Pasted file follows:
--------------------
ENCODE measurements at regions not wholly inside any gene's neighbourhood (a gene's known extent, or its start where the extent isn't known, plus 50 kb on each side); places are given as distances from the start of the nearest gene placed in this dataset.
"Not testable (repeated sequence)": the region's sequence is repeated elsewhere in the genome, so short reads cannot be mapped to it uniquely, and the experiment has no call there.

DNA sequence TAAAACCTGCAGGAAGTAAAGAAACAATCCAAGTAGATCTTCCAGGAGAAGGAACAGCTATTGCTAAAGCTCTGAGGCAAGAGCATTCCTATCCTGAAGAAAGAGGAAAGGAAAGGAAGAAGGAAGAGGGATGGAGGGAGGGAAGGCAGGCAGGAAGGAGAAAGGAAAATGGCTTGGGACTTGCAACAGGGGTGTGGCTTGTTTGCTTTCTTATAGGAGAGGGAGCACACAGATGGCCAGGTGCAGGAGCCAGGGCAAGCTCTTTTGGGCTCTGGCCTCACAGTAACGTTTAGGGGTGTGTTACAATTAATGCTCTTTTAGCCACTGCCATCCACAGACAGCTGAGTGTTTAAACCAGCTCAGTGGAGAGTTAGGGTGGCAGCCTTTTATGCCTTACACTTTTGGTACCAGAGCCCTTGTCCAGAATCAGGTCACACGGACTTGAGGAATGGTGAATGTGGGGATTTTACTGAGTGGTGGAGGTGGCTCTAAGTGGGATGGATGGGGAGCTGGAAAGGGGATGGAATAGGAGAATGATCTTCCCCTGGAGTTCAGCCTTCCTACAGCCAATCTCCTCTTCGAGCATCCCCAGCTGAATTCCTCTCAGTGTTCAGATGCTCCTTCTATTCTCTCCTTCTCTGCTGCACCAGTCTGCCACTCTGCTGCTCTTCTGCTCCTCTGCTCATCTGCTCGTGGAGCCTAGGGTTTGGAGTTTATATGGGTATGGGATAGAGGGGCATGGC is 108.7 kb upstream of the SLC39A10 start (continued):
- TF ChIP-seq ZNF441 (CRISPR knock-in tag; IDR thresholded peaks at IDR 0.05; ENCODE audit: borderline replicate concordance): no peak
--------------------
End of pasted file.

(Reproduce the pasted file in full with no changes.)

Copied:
ENCODE measurements at regions not wholly inside any gene's neighbourhood (a gene's known extent, or its start where the extent isn't known, plus 50 kb on each side); places are given as distances from the start of the nearest gene placed in this dataset.
"Not testable (repeated sequence)": the region's sequence is repeated elsewhere in the genome, so short reads cannot be mapped to it uniquely, and the experiment has no call there.

DNA sequence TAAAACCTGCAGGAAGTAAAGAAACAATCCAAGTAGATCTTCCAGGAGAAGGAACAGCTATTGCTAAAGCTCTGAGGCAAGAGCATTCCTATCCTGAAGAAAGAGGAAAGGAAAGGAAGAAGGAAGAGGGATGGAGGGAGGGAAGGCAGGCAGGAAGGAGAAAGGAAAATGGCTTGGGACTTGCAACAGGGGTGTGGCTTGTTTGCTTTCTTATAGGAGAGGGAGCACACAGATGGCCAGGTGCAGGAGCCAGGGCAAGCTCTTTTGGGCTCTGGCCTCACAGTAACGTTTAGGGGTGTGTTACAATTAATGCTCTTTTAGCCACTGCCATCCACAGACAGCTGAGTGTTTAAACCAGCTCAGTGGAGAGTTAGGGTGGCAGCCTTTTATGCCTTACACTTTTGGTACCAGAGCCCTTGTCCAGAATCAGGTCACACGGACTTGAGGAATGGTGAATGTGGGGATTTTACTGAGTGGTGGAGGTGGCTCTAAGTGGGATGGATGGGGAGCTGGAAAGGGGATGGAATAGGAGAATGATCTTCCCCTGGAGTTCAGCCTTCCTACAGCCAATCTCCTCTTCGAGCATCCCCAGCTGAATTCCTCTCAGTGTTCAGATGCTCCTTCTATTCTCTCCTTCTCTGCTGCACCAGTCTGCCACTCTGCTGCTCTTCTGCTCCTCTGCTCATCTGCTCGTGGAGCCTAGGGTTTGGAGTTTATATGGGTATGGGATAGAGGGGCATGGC is 108.7 kb upstream of the SLC39A10 start (continued):
- TF ChIP-seq ZNF441 (CRISPR knock-in tag; IDR thresholded peaks at IDR 0.05; ENCODE audit: borderline replicate concordance): no peak